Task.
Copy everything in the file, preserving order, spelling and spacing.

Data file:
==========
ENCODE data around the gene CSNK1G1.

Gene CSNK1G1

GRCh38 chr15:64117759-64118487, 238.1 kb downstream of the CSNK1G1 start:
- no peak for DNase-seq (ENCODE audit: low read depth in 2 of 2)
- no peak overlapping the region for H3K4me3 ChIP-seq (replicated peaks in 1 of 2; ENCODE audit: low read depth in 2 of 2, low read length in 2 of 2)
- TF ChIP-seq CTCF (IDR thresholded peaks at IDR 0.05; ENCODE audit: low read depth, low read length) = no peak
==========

ENCODE data around the gene CSNK1G1.

Gene CSNK1G1

GRCh38 chr15:64117759-64118487, 238.1 kb downstream of the CSNK1G1 start:
- no peak for DNase-seq (ENCODE audit: low read depth in 2 of 2)
- no peak overlapping the region for H3K4me3 ChIP-seq (replicated peaks in 1 of 2; ENCODE audit: low read depth in 2 of 2, low read length in 2 of 2)
- TF ChIP-seq CTCF (IDR thresholded peaks at IDR 0.05; ENCODE audit: low read depth, low read length) = no peak